When people think about assistance dogs, it is mostly guide dogs or possibly therapy dogs that come to their minds. These specially trained dogs are a huge help to their owners, making their everyday lives significantly easier. This is what we talked about with Nóra Sziklai Bengyel, owner of 3 assistance dogs and a volunteer at the NEO Hungarian Service Dog Association.
How did you come into contact with assistance dogs?
For the last 30 years, dealing with dogs in various clubs and associations has been a constant part of my life. I came into contact with service dogs 7 years ago, when I volunteered for the NEO Hungarian Service Dog Association (http://segitokutya.net/). I was very interested in this world and I wanted to get to know more about it. I’ve learned so much about the subject lately and we soon became assistance dog owners as my little boy was diagnosed with autism.
I had been working in the association for a long time when Risza, the autism support and therapy dog, came to us. Risza soon became part of our family and provided real help in the development of my young son. Over the years, I have started working with therapy dogs in more and more fields (kindergartens, schools, development homes, nursing homes, etc.) and have delved even deeper into this special sector of dog-related professions. And a few years ago, Gofree, the celiac assistance dog also joined the family.
What type of assistance dogs are there in Hungary and abroad?
Guide dogs are most widely known in Hungary, although this is only one type of assistance dog. There are also mobility assistant dogs, hearing dogs, seizure response dogs, personal assistance and therapy dogs in Hungary. Mobility assistant dogs make the lives of their owners who live in a wheelchair much easier by bringing in various items, picking them up from places the owner would have difficulty accessing, or opening doors/turning on lights. Hearing dogs signal to their hearing-impaired owners when they hear a knock on the door, the alarm go off, or a message on their phone. Seizure response dogs are able to sense an impending epileptic seizure or a drop in blood sugar in a diabetic owner with their sense of smell. In this way the owner is able to prepare or take the right medication in time. Personal assistance dogs can be trained for a variety of tasks, including four-legged helpers trained to aid people with autism, or special cross-trained dogs that help their owners with multiple disabilities, such as for a wheelchair and visually impaired owner. With therapy dogs, owners can visit various institutions where the dog is involved in the therapy sessions.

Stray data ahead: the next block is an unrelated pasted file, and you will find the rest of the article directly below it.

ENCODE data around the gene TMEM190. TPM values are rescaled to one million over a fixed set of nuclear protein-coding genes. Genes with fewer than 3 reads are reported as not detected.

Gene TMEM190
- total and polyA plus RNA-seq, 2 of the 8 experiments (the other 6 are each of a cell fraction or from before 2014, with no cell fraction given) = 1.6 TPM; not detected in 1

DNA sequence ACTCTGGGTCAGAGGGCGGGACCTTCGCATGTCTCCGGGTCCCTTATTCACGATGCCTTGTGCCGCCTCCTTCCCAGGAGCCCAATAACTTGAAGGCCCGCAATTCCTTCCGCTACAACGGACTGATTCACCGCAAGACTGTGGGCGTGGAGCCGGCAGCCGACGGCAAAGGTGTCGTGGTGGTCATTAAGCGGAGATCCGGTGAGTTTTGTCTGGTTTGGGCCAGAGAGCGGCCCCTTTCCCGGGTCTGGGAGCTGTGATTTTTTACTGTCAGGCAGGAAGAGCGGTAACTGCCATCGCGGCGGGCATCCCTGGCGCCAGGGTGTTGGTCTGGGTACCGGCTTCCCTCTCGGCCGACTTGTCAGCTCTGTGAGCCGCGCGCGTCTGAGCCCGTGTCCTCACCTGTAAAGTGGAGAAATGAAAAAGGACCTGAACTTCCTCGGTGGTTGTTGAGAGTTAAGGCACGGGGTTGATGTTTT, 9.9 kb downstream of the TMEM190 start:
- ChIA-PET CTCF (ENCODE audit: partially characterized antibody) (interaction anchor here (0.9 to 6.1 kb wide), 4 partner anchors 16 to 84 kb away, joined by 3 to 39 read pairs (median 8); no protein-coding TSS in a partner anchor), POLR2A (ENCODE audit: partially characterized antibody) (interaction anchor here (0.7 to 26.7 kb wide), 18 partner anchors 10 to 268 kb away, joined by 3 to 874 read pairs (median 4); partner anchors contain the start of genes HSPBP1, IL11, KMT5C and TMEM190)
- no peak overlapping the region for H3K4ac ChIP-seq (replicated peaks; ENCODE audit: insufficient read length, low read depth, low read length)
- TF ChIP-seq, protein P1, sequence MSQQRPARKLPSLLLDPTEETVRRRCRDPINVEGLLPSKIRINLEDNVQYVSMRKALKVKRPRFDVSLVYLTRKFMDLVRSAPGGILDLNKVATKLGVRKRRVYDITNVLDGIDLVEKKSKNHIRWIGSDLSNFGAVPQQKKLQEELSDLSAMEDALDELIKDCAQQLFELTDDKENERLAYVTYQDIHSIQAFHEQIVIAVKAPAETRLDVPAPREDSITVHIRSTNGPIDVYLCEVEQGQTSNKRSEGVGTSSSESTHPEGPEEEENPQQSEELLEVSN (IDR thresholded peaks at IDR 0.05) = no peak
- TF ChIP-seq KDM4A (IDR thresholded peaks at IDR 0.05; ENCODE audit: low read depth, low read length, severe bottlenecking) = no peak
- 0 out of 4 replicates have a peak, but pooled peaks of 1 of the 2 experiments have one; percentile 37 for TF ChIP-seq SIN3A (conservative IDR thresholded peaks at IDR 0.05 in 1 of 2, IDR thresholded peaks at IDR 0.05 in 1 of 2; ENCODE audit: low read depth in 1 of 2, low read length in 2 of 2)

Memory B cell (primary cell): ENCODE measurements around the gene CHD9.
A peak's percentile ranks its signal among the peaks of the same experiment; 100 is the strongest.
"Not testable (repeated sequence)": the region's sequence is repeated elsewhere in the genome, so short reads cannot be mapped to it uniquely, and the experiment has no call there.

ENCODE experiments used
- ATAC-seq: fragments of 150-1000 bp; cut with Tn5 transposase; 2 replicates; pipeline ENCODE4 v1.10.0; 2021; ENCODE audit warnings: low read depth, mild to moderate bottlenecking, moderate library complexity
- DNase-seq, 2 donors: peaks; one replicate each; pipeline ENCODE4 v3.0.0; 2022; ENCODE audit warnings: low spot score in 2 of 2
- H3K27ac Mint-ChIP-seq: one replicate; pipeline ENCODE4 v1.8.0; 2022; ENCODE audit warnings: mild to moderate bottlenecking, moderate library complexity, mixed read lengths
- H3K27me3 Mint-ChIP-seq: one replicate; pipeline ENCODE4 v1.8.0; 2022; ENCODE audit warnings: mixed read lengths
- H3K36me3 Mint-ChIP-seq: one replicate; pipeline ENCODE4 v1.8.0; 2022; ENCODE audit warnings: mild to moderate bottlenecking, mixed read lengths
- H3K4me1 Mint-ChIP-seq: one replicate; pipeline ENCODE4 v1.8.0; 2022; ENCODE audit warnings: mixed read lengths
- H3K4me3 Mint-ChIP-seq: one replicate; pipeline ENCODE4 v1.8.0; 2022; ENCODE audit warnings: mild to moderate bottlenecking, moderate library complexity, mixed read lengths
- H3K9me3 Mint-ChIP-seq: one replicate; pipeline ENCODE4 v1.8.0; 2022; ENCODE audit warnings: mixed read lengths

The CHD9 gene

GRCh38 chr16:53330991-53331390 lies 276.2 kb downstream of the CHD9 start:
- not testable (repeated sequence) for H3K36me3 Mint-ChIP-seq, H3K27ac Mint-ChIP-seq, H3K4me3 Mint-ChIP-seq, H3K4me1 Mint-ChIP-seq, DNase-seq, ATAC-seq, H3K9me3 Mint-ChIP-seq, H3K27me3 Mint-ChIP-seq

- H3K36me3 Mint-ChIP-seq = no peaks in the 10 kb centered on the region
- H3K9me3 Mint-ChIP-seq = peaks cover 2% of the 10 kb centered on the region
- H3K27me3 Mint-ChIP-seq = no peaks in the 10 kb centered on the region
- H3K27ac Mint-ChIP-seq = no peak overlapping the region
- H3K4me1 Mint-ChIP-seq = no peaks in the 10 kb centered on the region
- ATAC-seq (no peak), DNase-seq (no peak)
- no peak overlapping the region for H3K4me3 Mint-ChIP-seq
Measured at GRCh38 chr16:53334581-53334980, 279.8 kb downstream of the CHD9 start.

What makes a good assistance dog?
The basic characteristics of a dog are very important. Many people ask which breed is best suited to be a service dog, but what really matters is not the specific breed, but rather what individual traits that particular dog has. It is very important for them to have strong nerves so that they can accompany their owner with confidence in any environment, without being scared or aggressive. It is also important for them to be easily motivated and they need to want to work with their owner. High-quality professional training builds on these traits, and the combination can result in an excellent assistance dog.
How often do they train somebody’s own pet to become their assistance dog?
In theory, the training process starts with selecting puppies for the association’s programme, through a puppy test. They first go to a foster parent, where basic socialization and obedience training begins. They may spend the entire training period with the foster parent, but it may be that the lead trainer will take over the rest of the training process after a while. Around the age of 1.5, joint work with the final owner begins, during which the owner and the assistance dog learn to work together and perform special tasks. In practice, the training process can be unique in many cases, so it can also happen that we train somebody’s own dog, and that the puppy or adult dog is already with the final owner during the training. This, of course, always depends on whether the dog is suitable, and whether the owner can hold up their end during the training.
How much are assistance dogs accepted by society? What sort of rules apply to them?
Fortunately, there is a growing interest in the world of assistance dogs. In Hungary, guide dogs are still what most people think about, but we also train assistance dogs for many other problems, for example diseases that may not be visible. So as an outside observer, you may not even see that the owner has any problems, yet they’re accompanied by an assistance dog. This is often problematic because, for example, in the case of a blind owner, or somebody in a wheelchair, a security guard most likely will not question the dog’s presence (for example in a place where dogs normally aren’t allowed). On the other hand, if the owner appears to be healthy, problems may arise.
It is very important that the assistance dogs always have a distinctive harness with the logo of the training organization, and for the owner to have a special card, the validity of which can be checked through a central system (http://www.matesze.hu/). In Hungary, a legal decree also regulates the conditions for the examination and employment of assistance dogs, and the owner has the right to enter facilities open to everyone with their assistance dog (for example, cinemas, theatres, shops, playgrounds, beaches). Nevertheless, embarrassing situations are still common where an owner going somewhere with a service dog is discriminated against, denied access to certain places, or put in an awkward position. This is why it is very important for everyone to get to know the world of assistance dogs and the important work they have done alongside their owners to get into the public consciousness and increase their social acceptance.
Nóra Sziklai Bengyel is a cooperating partner of Julius-K9®.